In the early 1980’s the ideological menace of Islam had still to be fully appreciated by the west and Neff, like many of his contemporaries looked naively for a political solution to the problem, not realising that the Arabs would never be a willing partner for peace.
Not the definitive account of the Six Day War as claimed at the time, this book remains nevertheless a fascinating record of how this confrontation was perceived at the time of writing.
over Dimona: The Soviets' Nuclear Gamble in the Six-Day War
- Isabella Ginor and Gideon Remez (Yale University Press)
One of the great enigmas of the modern Middle East is why, 40 years ago next week, the Six-Day War took place. Neither Israel nor its Arab neighbors wanted or expected a fight in June 1967; the consensus view among historians holds that the unwanted combat resulted from a sequence of accidents.
Enter Isabella Ginor and Gideon Remez, a wife-husband team, to challenge the accident theory and offer a plausible explanation for the causes of the war. As suggested by the title of their book, Foxbats over Dimona: The Soviets' Nuclear Gamble in the Six-Day War (Yale University Press), they argue that it originated in a scheme by the Soviet politburo to eliminate Israel's nuclear facility at Dimona, and with it the country's aspiration to develop nuclear weapons.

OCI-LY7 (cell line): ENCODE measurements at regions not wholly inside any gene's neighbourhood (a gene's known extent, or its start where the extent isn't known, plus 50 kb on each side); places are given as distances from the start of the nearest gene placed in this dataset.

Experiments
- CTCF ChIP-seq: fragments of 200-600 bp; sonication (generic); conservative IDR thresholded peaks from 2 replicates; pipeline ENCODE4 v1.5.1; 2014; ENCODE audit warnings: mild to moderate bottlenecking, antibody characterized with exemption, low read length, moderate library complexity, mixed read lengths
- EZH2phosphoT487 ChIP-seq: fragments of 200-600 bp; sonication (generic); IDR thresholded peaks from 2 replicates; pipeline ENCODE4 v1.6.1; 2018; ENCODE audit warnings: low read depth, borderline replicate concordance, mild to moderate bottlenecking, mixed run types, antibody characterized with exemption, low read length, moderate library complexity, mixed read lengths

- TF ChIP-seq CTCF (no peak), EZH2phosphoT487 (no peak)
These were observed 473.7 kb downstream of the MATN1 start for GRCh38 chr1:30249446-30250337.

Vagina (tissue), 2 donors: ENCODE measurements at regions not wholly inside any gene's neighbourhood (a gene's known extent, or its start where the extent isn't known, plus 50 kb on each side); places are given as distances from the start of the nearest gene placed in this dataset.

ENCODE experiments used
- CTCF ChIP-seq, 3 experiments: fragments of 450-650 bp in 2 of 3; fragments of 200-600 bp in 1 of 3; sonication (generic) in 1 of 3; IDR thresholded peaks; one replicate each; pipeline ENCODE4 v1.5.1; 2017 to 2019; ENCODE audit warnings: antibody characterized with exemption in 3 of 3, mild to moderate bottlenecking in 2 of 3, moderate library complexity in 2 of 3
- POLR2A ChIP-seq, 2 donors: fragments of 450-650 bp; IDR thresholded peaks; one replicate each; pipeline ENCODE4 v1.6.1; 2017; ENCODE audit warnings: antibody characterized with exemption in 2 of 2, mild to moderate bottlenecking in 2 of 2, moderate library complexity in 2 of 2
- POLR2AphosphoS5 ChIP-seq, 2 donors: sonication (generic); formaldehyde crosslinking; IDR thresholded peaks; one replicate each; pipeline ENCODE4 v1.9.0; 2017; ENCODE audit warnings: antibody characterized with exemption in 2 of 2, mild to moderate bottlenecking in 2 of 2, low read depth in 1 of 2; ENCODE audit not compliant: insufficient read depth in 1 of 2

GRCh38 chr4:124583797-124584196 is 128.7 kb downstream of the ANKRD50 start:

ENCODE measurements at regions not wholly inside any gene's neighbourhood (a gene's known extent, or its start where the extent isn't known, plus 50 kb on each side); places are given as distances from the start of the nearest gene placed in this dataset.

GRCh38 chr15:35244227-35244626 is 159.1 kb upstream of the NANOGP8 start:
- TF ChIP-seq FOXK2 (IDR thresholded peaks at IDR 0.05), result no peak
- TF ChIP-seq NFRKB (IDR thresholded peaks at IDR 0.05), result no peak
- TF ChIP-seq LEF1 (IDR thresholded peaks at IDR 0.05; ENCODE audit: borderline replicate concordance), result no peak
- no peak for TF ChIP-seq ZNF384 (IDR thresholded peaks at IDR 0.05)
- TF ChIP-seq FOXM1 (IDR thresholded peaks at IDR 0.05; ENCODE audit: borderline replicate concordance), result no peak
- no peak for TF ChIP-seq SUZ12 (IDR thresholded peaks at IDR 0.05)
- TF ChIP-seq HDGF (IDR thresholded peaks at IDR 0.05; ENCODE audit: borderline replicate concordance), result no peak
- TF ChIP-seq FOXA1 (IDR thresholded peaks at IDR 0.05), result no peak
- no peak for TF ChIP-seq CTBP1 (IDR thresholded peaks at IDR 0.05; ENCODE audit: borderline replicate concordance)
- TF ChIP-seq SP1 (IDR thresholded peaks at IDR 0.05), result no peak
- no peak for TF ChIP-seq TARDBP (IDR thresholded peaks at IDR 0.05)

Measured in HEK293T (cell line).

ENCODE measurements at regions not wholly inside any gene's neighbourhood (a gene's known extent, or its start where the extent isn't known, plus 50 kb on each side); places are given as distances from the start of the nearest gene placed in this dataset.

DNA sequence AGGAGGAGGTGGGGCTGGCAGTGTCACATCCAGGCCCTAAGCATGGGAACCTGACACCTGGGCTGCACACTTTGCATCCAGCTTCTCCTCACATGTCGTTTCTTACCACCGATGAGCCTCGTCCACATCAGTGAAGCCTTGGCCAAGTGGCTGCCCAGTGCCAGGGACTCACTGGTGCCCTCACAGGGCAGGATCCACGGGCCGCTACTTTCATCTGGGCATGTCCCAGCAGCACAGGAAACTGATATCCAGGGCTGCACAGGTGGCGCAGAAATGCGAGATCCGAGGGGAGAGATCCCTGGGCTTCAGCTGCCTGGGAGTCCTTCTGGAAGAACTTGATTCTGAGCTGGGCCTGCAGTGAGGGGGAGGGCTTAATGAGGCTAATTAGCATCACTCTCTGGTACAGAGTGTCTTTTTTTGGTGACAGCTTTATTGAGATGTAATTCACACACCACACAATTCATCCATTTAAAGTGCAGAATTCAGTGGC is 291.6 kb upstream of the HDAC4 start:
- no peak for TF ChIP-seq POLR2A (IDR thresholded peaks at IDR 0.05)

The text reads like the solution to a mystery, amassing information from voluminous sources, guiding readers step-by-step through the argument, making an intuitively compelling case that must be taken seriously
... Moscow devised a complex scheme to lure the Israelis into starting a war which would end with a Soviet attack on Dimona. Militarily, the Kremlin prepared by surrounding Israel with an armada of nuclear-armed forces in both the Mediterranean and Red seas, pre-positioning materiel on land, and training troops nearby with the expectation of using them. Perhaps the most startling information in Foxbats over Dimona concerns the detailed plans for Soviet troops to attack Israeli territory, and specifically to bombard oil refineries and reservoirs, and reach out to Israeli Arabs. No less eye-opening is to learn that Soviet photo-reconnaissance MiG-25s (the "Foxbats" of the title) directly overflew the Dimona reactor in May 1967.[more]
The Seventh Day – Soldiers Talk About the Six-Day War
- Published in Penguin Books 1971
The book can speak for itself. “It has no author in the strict sense of the term. It is the record of a dialogue which sprang up, in the wake of the six day war, among the younger generation in the kibbutzim – a group of young people who were foremost in the fighting..”. The most striking features of the book are is its honesty and the way in which moments in time are captured and held by those who experienced those moments.
It is a book that is full of hope because of that honesty. But perhaps somehow, the honesty of those moments did not colour the future political landscape.
“There was a sort of inspiration, a renaissance….there is something positive within us all, within all these people, throughout the whole nation.
The big problem is one of education. How – despite the fact that from our point of view this was a just war – are we going to avoid turning into militarists ? How are we going to retain respect for human life ? This is the contradiction, this is the paradox with the whole business. What we’ve got to avoid is cheapening life and becoming conquerors. We mustn’t become expansionists at the expense of other people, we mustn’t become Arab haters”.
I would like to know what happened to the young soldiers who had such profound thoughts.
- Lewis Herlitz
[Note this book is no longer in print - you should be able to obtain a copy from eBay - as we did!]